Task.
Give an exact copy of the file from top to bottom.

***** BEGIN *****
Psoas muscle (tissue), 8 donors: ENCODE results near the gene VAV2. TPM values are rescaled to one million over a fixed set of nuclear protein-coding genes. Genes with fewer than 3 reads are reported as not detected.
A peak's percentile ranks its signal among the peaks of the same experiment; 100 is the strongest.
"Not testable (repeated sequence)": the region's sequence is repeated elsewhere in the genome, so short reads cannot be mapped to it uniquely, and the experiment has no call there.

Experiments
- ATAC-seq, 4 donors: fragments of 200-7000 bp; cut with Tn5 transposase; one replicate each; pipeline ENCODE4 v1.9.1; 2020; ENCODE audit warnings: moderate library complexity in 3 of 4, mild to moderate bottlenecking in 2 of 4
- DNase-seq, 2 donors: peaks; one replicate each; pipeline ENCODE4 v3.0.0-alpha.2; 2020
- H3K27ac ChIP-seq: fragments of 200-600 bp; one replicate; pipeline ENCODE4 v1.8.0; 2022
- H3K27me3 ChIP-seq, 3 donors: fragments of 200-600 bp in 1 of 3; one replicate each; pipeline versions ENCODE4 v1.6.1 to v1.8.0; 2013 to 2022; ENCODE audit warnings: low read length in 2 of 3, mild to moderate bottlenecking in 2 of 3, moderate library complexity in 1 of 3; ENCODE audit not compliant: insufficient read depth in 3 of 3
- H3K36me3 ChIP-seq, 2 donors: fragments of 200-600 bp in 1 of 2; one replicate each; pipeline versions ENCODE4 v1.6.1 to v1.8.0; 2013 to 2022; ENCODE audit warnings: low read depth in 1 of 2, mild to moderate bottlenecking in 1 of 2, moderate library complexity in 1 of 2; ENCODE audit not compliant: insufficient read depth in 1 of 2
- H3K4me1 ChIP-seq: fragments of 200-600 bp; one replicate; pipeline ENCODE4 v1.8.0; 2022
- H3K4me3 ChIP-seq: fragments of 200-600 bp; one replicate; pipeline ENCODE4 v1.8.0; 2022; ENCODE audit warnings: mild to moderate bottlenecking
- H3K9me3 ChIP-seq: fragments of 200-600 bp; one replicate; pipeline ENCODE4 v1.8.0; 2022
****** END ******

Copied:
Psoas muscle (tissue), 8 donors: ENCODE results near the gene VAV2. TPM values are rescaled to one million over a fixed set of nuclear protein-coding genes. Genes with fewer than 3 reads are reported as not detected.
A peak's percentile ranks its signal among the peaks of the same experiment; 100 is the strongest.
"Not testable (repeated sequence)": the region's sequence is repeated elsewhere in the genome, so short reads cannot be mapped to it uniquely, and the experiment has no call there.

Experiments
- ATAC-seq, 4 donors: fragments of 200-7000 bp; cut with Tn5 transposase; one replicate each; pipeline ENCODE4 v1.9.1; 2020; ENCODE audit warnings: moderate library complexity in 3 of 4, mild to moderate bottlenecking in 2 of 4
- DNase-seq, 2 donors: peaks; one replicate each; pipeline ENCODE4 v3.0.0-alpha.2; 2020
- H3K27ac ChIP-seq: fragments of 200-600 bp; one replicate; pipeline ENCODE4 v1.8.0; 2022
- H3K27me3 ChIP-seq, 3 donors: fragments of 200-600 bp in 1 of 3; one replicate each; pipeline versions ENCODE4 v1.6.1 to v1.8.0; 2013 to 2022; ENCODE audit warnings: low read length in 2 of 3, mild to moderate bottlenecking in 2 of 3, moderate library complexity in 1 of 3; ENCODE audit not compliant: insufficient read depth in 3 of 3
- H3K36me3 ChIP-seq, 2 donors: fragments of 200-600 bp in 1 of 2; one replicate each; pipeline versions ENCODE4 v1.6.1 to v1.8.0; 2013 to 2022; ENCODE audit warnings: low read depth in 1 of 2, mild to moderate bottlenecking in 1 of 2, moderate library complexity in 1 of 2; ENCODE audit not compliant: insufficient read depth in 1 of 2
- H3K4me1 ChIP-seq: fragments of 200-600 bp; one replicate; pipeline ENCODE4 v1.8.0; 2022
- H3K4me3 ChIP-seq: fragments of 200-600 bp; one replicate; pipeline ENCODE4 v1.8.0; 2022; ENCODE audit warnings: mild to moderate bottlenecking
- H3K9me3 ChIP-seq: fragments of 200-600 bp; one replicate; pipeline ENCODE4 v1.8.0; 2022